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PLANNING AHEAD: Last Wills, Trusts and Estate Planning

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When the diagnosis is Alzheimer’s disease, the ability to manage your own affairs will decrease over time. Making adequate, informed decisions about your personal business and your health will become more difficult. But, early legal planning lets you choose a person to manage these things for you, according to your wishes.

You can control, in advance, the way your affairs will be handled. However, if you don’t plan early, a court may eventually appoint a guardian or conservator to make these decisions for you. Act while you have the capacity to indicate your wishes and to understand and sign documents that ensure your wishes will be respected and carried out.

Depending on your specific situation, a host of legal issues related to your condition may arise. After you execute a durable power of attorney, a durable power of attorney for health care decisions, and a new Will if necessary, consider other legal planning.

Simply stated, life care planning helps you understand how to position your resources to best serve your needs and those of persons dear to you. This kind of planning is highly individualized. Some of the issues you and your family may want to discuss with an attorney include:


Whenever a major life event occurs, attorneys recommend that you review your wills and trusts. Your current legal documents may no longer be appropriate. You may want to make changes that reflect your new circumstances. A diagnosis of Alzheimer’s disease is a major life event worthy of this kind of legal review.


The way estate and other property is titled is important. In some cases, how your property is held means that selling it will require court intervention. Reviewing property titles is also an important part of planning to ensure that you and your family members are protected if you ever need long term care in a nursing home.


Consulting a knowledgeable elder law attorney is especially important before you transfer any property or make gifts.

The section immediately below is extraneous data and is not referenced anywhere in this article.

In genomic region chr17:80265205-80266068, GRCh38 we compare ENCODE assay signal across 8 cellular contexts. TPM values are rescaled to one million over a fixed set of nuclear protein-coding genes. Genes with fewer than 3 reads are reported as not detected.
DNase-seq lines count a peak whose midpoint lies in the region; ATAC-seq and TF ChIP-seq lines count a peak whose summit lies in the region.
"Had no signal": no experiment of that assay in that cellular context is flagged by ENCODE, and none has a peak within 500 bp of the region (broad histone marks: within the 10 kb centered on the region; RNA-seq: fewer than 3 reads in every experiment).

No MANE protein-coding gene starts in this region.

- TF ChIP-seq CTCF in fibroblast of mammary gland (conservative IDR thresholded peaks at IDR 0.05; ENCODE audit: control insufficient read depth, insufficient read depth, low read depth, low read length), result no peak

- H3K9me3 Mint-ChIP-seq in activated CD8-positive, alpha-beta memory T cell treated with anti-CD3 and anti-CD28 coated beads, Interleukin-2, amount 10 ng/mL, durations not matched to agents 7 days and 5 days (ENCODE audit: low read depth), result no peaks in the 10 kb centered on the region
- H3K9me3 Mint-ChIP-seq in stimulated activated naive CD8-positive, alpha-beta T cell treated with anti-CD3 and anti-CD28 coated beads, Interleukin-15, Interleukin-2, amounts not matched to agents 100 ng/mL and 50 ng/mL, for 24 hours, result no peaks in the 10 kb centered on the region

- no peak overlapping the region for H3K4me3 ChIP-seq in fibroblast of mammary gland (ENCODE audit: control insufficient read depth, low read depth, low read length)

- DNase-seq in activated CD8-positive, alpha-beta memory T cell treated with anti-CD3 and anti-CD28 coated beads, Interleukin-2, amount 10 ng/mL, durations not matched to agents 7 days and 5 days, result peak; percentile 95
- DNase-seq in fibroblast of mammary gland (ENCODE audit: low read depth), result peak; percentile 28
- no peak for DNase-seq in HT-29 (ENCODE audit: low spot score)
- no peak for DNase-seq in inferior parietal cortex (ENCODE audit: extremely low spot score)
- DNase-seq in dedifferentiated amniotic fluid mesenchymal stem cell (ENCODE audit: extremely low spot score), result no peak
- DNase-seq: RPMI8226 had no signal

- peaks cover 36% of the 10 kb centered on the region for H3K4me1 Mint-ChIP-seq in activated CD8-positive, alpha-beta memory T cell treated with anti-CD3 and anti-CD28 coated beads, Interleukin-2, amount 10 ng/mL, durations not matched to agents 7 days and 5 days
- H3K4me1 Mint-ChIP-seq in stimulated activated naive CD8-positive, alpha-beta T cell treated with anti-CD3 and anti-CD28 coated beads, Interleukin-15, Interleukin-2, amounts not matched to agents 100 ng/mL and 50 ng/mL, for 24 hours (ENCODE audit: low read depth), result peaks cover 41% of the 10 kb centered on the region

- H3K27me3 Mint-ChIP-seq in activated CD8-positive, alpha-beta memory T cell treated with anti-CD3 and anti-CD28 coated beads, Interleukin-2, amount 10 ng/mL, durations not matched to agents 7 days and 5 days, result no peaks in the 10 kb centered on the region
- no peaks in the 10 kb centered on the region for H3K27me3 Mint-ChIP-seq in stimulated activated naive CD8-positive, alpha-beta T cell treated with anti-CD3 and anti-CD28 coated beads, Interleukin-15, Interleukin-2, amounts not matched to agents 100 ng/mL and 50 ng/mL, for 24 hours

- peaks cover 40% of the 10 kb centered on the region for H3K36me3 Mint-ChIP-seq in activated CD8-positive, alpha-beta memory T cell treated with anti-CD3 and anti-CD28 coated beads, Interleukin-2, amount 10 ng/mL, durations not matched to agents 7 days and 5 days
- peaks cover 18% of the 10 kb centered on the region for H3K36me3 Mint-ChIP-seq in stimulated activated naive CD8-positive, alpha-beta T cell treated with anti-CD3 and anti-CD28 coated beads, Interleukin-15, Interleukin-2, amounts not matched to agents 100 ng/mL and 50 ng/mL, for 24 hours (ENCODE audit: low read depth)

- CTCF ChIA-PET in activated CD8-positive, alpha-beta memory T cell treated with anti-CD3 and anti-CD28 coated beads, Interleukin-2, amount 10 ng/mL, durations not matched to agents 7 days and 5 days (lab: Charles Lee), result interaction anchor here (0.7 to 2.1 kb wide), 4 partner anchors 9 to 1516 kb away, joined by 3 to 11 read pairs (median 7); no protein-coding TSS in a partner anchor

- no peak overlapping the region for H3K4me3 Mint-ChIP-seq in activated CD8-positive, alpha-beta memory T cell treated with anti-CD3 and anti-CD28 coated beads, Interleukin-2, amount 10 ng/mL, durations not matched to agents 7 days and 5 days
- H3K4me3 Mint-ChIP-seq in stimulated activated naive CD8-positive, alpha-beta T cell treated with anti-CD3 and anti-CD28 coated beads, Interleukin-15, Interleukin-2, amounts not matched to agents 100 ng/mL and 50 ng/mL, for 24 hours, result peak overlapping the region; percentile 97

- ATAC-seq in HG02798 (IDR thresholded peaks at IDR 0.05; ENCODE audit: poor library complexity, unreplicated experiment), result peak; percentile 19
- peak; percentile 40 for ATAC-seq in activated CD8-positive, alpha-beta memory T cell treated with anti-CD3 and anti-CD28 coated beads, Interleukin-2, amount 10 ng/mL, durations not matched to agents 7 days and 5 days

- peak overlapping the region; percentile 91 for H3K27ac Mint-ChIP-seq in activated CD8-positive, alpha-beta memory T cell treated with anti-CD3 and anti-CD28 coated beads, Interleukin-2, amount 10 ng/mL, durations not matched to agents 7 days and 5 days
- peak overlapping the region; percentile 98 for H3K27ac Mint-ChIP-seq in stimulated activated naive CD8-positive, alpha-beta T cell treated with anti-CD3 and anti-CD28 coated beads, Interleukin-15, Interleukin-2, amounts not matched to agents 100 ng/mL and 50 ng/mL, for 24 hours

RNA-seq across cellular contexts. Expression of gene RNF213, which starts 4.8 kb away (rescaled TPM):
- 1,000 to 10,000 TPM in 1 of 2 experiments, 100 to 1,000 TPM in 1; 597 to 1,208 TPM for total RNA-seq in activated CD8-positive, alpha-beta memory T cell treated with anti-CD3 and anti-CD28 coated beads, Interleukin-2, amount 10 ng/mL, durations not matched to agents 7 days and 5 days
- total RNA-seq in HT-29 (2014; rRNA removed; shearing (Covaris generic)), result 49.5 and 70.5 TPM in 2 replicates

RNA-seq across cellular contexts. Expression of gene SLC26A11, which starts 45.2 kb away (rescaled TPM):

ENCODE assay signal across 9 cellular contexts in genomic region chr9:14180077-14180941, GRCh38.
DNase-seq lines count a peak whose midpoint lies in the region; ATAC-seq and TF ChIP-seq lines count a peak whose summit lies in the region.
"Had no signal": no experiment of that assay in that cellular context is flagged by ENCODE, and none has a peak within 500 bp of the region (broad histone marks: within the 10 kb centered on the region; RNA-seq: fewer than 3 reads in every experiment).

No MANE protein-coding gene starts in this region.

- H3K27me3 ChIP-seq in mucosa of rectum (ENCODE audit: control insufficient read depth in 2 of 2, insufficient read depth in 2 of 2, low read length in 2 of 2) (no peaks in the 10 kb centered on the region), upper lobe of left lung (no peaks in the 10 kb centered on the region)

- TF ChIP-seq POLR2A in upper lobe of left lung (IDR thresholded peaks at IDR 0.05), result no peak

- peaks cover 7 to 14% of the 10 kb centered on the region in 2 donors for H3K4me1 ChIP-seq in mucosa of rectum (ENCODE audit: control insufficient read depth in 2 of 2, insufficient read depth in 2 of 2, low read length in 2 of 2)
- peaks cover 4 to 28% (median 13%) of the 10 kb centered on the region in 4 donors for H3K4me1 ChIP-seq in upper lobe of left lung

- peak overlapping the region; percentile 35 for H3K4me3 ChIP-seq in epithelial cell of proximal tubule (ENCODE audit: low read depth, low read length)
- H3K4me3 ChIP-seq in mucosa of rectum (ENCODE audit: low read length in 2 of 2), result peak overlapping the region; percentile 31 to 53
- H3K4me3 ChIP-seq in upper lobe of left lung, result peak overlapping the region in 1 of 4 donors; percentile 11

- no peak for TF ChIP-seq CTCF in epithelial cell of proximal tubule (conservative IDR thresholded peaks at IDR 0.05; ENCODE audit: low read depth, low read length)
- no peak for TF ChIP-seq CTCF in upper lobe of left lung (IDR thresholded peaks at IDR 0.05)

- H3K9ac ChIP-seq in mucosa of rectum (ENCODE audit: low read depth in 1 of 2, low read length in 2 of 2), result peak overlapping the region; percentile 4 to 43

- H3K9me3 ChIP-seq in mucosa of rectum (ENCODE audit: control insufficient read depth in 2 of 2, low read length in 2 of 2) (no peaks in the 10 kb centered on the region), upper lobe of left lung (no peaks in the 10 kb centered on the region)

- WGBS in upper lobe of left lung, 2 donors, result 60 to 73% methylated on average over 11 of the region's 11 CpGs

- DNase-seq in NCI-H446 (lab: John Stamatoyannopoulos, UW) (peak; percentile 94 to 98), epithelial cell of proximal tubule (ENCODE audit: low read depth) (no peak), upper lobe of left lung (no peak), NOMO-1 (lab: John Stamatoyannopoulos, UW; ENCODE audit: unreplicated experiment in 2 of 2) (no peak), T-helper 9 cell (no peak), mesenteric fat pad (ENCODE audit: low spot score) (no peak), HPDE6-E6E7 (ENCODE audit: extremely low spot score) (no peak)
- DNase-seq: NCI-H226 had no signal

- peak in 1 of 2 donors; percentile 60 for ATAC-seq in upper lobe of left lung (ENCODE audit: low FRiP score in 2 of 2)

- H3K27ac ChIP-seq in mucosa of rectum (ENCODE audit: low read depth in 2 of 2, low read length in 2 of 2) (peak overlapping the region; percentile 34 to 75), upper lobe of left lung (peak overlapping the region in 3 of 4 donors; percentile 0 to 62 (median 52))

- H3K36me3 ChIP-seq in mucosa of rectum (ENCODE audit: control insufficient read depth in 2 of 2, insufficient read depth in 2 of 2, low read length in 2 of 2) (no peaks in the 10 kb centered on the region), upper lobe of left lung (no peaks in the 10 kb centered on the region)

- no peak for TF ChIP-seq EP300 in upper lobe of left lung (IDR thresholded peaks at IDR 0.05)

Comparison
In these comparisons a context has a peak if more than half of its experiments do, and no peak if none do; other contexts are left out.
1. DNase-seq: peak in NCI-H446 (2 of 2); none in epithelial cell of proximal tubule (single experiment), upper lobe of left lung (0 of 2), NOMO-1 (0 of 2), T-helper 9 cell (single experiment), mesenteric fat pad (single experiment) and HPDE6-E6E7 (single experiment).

The attorney can help you review your financial situation to determine whether a gifting program or other financial strategy is appropriate for your situation. Making gifts can protect your family and help save your estate. But, acting improperly can have severe legal implications, and can even make you ineligible for governmental benefits.


Now is the time to consider what changes in living arrangements you might need over time. Those arrangements can include independent living, assisted living, an assisted living/nursing home combination for you and your spouse, or nursing home placement. Check provisions of any long term care insurance you have in effect. (If you don’t already have this kind of coverage, you probably won’t be able to qualify for it once you’ve been diagnosed with Alzheimer’s disease. Still, it may be an option for your spouse. You’ll want to review this and other possible strategies with your legal advisor.


Medicaid, a federal/state program administered by the states, pays for health care when eligible patients cannot. Many people think they won’t need Medicaid or won’t qualify for it. But Alzheimer’s disease is the third most expensive illness in the United States, after heart disease and cancer. The average lifetime cost per patient is $174,000. Many people simply cannot manage these costs on their own. Others are afraid to deplete their resources and impoverish their families. Medicaid planning addresses this issue. Proper planning lets you retain as much of your resources for your family as possible while ensuring that you get the benefits you’re entitled to. Preplanning and crisis planning for Medicaid are two ways to accomplish these goals. Preplanning involves things you can do over time. If you’re an Alzheimer’s patient, you’ll be able to participate in this type of planning. But even in later stages, crisis planning can allow your family to protect you and them from financial disaster. An attorney experienced in this aspect of elder law can help you comply with the law, while taking full advantage of the options open to you.

In Service Training Available:

The Fields Law Firm offers in-service training on topics related to: Division of Assets, Medicaid Planning, Guardianship, Powers of Attorney, Other Elder Law Issues

Elder Law Today is written by Jackson E. Fields, Jr., Attorney at Law. This newsletter is published as a service of The Fields Law Firm, P.A. This information is for general informational purposes only and does not constitute legal advice. For specific questions, you should consult a qualified elder law attorney.

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